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Theological Conclusion

THEOLOGICAL CONCLUSION

The expression theological conclusion is used to signify the conclusion of an argument one of the premises of which is from faith, the other from reason. Such is, for instance, the conclusion of the following argument: The same divine nature is common to all the Persons of the Holy Trinity truth from faith. Now, nature is the remote principle of operation truth from reason. Therefore operations are common to all the Persons of the Holy Trinity.

In order to have a real theological conclusion the consequence must follow from the premises by way of demonstration; i.e., it must be the result of a deductive, not of an analytic, syllogism. But, in practice, it is hard to say when a syllogism is analytic and when it is deductive. Consequently it is hard to distinguish real from apparent theological conclusions. A case in which this difficulty created great confusion was that of the Immaculate Conception of Mary, a truth formally revealed, which, however, before the bull Ineffabilis Deus, was considered by many a theological conclusion, i.e., a virtually revealed truth.

The main objection against theological conclusions is that no syllogism built on premises belonging to two different levels of knowledge (one to the level of reason, the other to the level of faith) is correct, because it violates one of the fundamental rules of logic, the rule that prescribes that the middle term must keep the same meaning in the two premises. One may take as an example the following argument: The word proceeds from the intellect. But the Son is the word of the Father. Therefore the Word proceeds from the intellect of the Father. It is claimed, as regards this argument, that the conclusion is wrong, because the meaning of the middle term, word, is not the same in the major and in the minor premises: what one knows from reason about the word and the intellect is entirely different from what one knows from faith.

The answer to this objection is that the fact of a concepts belonging to two different levels of knowledge does not prevent it from having the same meaning, and, therefore, it does not prevent it from satisfying the rules of a syllogism: terminus esto triplex and aut semel aut iterum medius generaliter esto. To deny this with regard to faith and reason is to wreck the intelligibility of faith and to fall into the Averroistic theory of double truth, or into the Marcionistic theory of the unknown God. It must be said, however, that theological conclusions are legitimate only when the middle term expresses something pertaining to the essence of a thing and not to a peculiar historical circumstance. This point has been brought out with the utmost clarity by F. Marin-Sola in his Évolution homogne du dogme catholique, where he distinguishes between the essence considered in itself, i.e., in its metaphysical ratio, and the essence considered in the concrete, i.e., in its historical and physical realization. On the ground of this distinction he shows that one is allowed to apply to Christian realities only the predicates that belong to them essentially, otherwise the terms would be equivocal and the conclusion would not be valid. For instance, if it is revealed that God has become man in Jesus, one is authorized to conclude that He is endowed with reason and free will, but not that He is white or red. An important contribution to the understanding of theological conclusions has been given by (Y. M. J. Congar, who has shown that theological conclusions are not so much the result of speculative procedures as of the development of faith in its existential conditions, both human and supernatural (Y. M. J. Congar, La Foi et la thologie 113.)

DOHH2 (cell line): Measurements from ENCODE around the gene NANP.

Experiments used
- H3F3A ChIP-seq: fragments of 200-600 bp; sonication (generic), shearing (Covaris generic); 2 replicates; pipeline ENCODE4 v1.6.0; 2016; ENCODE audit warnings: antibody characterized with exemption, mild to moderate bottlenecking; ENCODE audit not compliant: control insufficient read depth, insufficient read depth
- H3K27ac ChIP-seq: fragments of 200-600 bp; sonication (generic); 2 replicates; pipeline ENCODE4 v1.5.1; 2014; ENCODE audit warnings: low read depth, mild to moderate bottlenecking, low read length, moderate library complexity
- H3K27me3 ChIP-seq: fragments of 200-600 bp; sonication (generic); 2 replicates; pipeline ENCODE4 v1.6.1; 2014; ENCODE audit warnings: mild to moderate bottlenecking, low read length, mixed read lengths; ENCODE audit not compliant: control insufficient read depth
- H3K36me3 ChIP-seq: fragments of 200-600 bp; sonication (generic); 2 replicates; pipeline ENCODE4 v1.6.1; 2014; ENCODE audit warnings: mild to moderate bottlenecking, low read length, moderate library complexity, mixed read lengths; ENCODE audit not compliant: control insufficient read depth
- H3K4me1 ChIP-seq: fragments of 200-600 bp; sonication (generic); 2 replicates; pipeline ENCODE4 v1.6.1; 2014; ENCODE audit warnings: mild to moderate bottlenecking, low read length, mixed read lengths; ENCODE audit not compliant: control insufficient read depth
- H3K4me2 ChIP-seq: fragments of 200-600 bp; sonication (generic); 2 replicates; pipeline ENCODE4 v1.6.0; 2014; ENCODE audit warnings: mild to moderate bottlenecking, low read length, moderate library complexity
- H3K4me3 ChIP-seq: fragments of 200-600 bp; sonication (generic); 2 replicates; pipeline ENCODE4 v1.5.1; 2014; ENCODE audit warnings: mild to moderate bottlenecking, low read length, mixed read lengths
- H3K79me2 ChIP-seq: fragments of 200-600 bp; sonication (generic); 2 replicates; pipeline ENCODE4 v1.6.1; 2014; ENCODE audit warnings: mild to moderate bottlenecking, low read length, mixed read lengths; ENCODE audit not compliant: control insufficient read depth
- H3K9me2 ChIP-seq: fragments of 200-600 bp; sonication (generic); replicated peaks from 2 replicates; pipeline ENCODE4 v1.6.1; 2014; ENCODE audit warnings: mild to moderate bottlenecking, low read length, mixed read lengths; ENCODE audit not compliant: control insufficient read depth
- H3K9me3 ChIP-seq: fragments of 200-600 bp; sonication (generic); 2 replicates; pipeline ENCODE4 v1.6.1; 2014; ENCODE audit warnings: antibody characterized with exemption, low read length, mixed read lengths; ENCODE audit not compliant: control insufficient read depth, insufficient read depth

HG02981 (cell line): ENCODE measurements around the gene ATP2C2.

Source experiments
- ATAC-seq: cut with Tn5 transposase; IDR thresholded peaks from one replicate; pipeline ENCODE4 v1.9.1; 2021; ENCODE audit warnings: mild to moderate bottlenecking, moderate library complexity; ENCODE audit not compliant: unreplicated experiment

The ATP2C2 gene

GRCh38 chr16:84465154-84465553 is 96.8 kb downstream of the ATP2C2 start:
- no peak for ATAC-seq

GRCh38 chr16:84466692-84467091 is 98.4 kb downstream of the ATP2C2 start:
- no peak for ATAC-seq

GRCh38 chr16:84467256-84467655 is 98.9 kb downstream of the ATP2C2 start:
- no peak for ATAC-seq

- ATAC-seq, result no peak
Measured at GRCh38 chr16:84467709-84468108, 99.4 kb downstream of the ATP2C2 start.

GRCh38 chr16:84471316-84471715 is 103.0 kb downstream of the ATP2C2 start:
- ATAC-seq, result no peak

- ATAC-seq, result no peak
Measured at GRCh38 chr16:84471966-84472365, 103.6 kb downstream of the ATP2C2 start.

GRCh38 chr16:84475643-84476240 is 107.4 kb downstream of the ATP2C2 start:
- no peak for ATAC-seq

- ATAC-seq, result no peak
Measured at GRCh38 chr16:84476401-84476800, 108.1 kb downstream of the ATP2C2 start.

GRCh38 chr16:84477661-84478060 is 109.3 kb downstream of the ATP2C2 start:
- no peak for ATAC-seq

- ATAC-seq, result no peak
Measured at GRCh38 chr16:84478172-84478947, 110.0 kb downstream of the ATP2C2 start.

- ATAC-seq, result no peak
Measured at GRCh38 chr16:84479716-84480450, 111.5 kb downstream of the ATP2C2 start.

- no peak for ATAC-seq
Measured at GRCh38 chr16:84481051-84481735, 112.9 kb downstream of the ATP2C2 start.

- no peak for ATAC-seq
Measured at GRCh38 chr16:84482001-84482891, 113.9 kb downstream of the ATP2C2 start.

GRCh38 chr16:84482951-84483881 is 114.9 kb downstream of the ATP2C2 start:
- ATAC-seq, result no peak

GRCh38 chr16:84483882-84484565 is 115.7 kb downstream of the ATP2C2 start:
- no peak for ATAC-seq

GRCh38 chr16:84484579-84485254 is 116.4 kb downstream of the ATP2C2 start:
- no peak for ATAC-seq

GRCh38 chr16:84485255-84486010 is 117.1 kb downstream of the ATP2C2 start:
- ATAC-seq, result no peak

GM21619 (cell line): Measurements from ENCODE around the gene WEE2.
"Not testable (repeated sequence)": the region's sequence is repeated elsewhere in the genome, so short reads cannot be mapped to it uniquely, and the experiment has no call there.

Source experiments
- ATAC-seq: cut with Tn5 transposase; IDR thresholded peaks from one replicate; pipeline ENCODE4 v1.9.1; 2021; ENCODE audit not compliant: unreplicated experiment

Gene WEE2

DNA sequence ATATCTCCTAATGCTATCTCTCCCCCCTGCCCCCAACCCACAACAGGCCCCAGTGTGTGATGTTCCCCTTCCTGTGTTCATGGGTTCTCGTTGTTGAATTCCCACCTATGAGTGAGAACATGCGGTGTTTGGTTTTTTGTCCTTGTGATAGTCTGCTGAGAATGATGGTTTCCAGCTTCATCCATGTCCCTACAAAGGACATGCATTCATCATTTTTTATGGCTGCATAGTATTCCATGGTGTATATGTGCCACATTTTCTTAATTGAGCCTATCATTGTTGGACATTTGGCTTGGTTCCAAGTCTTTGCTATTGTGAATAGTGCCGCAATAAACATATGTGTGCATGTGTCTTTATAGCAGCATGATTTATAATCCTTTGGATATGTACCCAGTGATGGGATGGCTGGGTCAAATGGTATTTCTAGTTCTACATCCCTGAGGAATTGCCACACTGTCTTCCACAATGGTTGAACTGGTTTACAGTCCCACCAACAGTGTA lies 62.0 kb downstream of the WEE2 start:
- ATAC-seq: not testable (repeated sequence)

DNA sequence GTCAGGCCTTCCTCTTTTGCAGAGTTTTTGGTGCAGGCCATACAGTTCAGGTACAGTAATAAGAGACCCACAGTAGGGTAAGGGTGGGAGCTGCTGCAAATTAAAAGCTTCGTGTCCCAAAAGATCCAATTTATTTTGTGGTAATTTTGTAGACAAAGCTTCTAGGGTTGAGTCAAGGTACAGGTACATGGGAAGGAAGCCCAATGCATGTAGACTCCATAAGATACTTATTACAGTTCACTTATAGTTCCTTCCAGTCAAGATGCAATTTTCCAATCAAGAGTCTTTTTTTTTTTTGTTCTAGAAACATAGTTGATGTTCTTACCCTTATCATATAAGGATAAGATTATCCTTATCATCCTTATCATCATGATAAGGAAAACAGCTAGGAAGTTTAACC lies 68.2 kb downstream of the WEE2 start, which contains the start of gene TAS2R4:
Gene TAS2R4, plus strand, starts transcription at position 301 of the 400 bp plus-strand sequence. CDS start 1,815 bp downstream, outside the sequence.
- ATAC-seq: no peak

Theological conclusions are strictly connected with revelation and, consequently, enter into the domain of the infallibility of the Church. It is, however, disputed whether they enter into such a domain directly or indirectly, i.e., whether they are objects of ecclesiastical or of divine faith, and whether they are to be treated as dogma or not.

See Also: analogy, theological use of; argumentation; dialectic in theology; error, theological; methodology (theology); reasoning, theological; revelation, virtual; theology, articles on.

Bibliography: y. m. j. congar, Dictionnaire de théologie catholique, ed. a. vacant, 15 v. (Paris 190350; Tables générales 1951) 15.1:341502. s. shngen, Lexikon für Theologie und Kirche, ed. j. hofer and k. rahner, 10 v. (2d, new ed. Freiburg 195765); suppl., Das Zweite Vatikanische Konzil: Dokumente und kommentare, ed. h. s. brechter et al., pt. 1 (1966) 6:453454. j. f. bonnefoy, La Nature de la thologie selon saint Thomas d'Aquin (Paris 1939) 6772. a. gardeil, Le Donn rvl et la thologie 162186. p. wyser, Theologie als Wissenschaft: Ein Beitrag zur theologischen Erkenntnislehre 112120. Sacrae Theolologiae Summa, ed. Fathers of the Society of Jesus, Professors of the Theological Faculties in Spain (Madrid 1962) 1.3:698737. e. dhanis, "Révélation explicite et implicite," Gregorianum 34 (1953) 187237. m. r. gagnebet, Un Essai sur le probleme theologique, Revue Thomiste 45 (1939) 108146. e. lang, Die Gliederung und die Reichweite des Glaubens nach Thomas von Aquin und den Thomisten, Divus Thomas 20 (1942) 207236, 335346; 21 (1943) 7997. a. m. lubik, "De conclusionibus theologicis ad mentem M. Cani," Antonianum 36 (1961) 2968. r. m. schultes, "De definibilitate conclusionum theologicarum," La Ciencia tomista 23 (1921) 305333.

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